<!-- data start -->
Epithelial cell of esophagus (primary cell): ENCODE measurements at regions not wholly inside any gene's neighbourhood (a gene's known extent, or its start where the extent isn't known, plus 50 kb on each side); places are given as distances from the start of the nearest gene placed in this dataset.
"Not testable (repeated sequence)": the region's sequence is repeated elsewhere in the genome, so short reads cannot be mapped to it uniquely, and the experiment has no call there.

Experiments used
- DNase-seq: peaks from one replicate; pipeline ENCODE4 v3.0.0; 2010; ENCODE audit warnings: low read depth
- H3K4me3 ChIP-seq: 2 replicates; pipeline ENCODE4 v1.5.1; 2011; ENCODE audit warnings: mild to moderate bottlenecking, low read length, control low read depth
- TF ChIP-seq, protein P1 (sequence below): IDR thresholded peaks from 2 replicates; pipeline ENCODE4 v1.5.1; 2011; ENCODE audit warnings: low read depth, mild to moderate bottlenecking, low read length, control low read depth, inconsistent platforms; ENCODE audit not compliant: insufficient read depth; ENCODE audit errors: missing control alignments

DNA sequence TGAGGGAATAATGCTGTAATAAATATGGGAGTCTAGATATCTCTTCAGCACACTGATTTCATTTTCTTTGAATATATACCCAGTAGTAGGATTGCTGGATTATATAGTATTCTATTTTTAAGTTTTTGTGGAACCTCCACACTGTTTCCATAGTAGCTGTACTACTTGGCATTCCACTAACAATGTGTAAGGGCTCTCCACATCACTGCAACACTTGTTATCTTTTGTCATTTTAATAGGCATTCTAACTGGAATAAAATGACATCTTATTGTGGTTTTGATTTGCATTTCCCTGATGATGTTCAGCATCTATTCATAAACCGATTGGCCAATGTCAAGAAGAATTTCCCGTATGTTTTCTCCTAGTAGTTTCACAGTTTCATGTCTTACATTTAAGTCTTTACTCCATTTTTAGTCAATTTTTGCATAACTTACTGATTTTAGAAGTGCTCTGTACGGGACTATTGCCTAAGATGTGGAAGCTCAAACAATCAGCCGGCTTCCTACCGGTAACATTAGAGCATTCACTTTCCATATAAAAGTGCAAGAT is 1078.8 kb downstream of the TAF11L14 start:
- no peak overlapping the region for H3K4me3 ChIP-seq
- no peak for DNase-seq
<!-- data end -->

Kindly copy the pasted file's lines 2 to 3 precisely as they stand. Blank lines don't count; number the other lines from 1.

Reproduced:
"Not testable (repeated sequence)": the region's sequence is repeated elsewhere in the genome, so short reads cannot be mapped to it uniquely, and the experiment has no call there.

Experiments used